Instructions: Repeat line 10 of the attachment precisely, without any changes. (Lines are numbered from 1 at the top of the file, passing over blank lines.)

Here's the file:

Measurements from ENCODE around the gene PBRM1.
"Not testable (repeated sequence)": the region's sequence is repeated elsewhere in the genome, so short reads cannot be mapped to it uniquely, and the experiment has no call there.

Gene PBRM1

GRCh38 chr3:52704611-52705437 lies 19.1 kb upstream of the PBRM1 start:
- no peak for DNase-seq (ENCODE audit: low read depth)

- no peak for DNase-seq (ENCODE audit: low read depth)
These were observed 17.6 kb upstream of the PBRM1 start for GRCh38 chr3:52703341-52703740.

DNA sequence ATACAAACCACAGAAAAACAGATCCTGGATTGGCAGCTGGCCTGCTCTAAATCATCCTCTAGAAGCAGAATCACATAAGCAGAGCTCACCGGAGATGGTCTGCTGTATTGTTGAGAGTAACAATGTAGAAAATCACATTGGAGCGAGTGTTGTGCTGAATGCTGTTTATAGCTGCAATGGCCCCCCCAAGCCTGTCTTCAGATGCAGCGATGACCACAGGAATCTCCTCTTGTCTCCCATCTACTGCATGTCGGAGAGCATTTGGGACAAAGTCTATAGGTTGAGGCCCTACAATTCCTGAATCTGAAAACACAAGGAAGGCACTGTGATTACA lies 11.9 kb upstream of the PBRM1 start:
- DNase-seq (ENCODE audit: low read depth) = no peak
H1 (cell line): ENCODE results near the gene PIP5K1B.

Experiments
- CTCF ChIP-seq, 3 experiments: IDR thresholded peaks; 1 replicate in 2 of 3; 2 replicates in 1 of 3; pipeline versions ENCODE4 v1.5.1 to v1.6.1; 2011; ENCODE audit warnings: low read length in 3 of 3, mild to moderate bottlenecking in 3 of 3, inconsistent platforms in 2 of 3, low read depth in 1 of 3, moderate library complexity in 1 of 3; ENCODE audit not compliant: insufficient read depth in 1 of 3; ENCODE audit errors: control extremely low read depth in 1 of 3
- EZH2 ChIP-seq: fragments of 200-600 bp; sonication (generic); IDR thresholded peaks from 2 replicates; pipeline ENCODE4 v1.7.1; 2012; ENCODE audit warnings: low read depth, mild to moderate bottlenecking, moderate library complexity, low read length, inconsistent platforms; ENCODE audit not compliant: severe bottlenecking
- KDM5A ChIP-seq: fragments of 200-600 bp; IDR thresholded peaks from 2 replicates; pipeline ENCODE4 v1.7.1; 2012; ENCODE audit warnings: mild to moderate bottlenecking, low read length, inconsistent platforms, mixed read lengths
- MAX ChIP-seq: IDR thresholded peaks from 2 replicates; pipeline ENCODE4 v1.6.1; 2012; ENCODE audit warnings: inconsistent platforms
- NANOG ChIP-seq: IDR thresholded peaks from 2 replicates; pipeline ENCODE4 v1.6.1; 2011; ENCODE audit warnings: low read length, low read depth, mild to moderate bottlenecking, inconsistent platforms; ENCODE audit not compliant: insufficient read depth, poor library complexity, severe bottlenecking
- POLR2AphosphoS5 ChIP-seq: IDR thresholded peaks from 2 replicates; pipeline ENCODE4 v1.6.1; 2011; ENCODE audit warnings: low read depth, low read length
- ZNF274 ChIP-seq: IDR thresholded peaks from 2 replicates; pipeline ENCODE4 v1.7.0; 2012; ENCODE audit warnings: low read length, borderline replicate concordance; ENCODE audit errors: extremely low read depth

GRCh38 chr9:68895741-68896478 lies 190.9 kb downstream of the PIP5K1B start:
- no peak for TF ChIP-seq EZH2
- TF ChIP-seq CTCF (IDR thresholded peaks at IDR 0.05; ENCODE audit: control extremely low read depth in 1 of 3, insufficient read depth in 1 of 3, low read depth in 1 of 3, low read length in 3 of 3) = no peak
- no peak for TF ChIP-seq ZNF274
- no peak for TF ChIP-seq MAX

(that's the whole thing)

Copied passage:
H1 (cell line): ENCODE results near the gene PIP5K1B.